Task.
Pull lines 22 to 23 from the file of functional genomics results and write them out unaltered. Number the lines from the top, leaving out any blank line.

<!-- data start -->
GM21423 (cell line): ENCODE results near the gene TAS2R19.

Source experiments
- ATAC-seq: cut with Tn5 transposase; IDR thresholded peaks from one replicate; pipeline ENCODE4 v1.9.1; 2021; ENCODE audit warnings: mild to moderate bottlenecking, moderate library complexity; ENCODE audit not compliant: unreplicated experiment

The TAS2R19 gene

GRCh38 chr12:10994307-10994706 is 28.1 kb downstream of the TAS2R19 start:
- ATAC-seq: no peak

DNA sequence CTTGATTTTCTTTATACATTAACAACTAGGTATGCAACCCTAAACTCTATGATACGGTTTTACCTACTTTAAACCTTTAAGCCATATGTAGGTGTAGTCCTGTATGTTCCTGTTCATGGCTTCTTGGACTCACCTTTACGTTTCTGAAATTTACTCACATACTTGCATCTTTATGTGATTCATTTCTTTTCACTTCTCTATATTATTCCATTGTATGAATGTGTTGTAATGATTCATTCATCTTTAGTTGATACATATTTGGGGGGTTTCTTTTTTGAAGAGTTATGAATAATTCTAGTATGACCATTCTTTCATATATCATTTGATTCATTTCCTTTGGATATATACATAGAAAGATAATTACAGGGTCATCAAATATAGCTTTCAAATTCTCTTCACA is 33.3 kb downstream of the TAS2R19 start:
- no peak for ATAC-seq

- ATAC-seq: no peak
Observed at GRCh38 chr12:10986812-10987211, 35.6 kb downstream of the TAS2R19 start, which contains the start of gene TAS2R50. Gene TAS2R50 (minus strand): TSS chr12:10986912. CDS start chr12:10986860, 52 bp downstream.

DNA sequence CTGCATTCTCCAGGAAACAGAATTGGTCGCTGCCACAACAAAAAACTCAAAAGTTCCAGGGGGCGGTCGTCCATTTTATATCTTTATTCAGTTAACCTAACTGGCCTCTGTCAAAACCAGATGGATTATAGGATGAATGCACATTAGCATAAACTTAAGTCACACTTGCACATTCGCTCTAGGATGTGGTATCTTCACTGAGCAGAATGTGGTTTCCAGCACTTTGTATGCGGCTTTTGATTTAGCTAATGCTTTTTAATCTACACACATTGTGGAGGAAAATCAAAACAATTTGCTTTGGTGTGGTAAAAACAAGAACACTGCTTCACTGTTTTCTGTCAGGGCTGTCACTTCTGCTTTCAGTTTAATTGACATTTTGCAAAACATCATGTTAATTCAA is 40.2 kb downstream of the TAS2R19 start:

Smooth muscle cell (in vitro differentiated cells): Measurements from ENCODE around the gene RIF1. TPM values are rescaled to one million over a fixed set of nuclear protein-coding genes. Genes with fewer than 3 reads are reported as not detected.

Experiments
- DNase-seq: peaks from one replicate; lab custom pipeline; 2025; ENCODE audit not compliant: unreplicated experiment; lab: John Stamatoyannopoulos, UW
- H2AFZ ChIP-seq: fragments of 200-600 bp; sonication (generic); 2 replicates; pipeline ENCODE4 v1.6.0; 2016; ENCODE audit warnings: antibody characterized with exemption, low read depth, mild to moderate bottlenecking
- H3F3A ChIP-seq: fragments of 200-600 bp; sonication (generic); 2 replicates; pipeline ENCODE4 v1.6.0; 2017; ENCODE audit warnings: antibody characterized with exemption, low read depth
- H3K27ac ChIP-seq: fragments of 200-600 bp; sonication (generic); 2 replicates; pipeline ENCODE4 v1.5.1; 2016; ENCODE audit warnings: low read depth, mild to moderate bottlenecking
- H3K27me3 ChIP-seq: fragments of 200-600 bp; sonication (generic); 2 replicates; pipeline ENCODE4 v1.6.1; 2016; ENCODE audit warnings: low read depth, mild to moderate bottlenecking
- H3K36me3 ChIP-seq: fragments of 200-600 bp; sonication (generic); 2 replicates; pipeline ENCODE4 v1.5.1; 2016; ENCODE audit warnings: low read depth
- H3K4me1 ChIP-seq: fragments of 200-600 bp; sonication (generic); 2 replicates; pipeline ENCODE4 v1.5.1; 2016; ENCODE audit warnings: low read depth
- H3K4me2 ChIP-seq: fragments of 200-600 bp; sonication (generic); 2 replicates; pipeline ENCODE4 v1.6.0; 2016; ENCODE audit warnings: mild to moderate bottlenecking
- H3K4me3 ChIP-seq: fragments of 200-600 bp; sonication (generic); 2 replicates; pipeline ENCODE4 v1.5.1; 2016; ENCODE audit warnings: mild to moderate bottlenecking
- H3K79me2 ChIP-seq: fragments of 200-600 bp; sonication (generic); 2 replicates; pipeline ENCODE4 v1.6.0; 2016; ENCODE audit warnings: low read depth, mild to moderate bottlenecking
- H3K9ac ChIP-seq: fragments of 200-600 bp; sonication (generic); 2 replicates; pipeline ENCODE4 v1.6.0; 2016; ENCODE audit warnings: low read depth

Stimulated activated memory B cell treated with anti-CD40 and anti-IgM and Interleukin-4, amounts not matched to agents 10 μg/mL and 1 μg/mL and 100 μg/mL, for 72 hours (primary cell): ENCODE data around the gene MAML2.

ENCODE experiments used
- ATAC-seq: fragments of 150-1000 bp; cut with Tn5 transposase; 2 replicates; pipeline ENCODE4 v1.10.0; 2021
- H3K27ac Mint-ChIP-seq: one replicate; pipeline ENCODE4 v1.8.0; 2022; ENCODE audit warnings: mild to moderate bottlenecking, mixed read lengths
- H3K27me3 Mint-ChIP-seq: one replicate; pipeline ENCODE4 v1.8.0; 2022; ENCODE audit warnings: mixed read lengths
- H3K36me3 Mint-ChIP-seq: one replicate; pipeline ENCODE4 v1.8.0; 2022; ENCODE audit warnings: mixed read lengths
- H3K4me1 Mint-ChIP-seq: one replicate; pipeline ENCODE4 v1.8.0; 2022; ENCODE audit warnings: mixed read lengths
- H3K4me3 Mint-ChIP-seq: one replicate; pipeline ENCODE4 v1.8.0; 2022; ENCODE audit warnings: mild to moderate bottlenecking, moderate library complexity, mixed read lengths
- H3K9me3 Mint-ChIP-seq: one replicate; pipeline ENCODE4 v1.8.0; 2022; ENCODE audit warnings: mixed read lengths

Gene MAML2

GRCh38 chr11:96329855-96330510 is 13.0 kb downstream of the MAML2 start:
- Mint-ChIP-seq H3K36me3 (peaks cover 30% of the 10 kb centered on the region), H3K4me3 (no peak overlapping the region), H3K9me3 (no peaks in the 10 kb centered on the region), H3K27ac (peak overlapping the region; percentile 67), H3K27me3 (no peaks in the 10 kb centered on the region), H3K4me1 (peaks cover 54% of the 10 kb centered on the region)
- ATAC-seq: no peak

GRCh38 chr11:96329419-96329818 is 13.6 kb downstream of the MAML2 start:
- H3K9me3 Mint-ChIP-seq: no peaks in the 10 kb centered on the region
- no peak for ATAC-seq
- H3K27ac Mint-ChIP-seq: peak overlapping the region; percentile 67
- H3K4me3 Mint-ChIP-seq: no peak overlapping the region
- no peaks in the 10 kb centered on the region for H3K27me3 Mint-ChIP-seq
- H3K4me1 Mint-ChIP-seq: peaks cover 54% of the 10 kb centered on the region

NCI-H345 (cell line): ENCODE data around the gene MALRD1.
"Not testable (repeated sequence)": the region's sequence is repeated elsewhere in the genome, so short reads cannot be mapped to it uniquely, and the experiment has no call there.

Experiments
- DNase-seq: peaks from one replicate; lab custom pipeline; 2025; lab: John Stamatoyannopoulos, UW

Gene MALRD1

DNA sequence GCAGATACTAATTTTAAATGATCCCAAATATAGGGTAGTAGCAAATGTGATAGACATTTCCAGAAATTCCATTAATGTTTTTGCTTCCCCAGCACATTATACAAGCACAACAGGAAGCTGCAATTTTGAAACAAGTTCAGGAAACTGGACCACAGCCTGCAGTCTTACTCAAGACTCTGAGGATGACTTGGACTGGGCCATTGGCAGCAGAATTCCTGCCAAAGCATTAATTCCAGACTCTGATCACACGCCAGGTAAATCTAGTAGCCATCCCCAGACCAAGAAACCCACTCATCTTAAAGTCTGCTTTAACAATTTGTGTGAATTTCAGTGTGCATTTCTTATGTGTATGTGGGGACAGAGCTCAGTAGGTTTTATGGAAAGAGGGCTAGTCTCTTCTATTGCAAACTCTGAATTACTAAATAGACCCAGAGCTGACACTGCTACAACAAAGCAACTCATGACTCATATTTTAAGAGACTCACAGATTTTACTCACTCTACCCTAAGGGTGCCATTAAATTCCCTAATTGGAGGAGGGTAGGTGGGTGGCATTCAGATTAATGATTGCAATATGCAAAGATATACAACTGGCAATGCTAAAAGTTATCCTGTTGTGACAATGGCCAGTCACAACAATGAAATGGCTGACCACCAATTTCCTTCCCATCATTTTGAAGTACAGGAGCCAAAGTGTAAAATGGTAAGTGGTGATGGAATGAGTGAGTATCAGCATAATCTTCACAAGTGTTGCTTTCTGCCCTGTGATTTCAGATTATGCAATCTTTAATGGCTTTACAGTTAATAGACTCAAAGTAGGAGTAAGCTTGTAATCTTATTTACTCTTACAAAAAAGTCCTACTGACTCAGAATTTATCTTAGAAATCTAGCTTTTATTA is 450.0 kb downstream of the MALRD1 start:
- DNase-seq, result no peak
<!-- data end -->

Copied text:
- H3K4me3 ChIP-seq: fragments of 200-600 bp; sonication (generic); 2 replicates; pipeline ENCODE4 v1.5.1; 2016; ENCODE audit warnings: mild to moderate bottlenecking
- H3K79me2 ChIP-seq: fragments of 200-600 bp; sonication (generic); 2 replicates; pipeline ENCODE4 v1.6.0; 2016; ENCODE audit warnings: low read depth, mild to moderate bottlenecking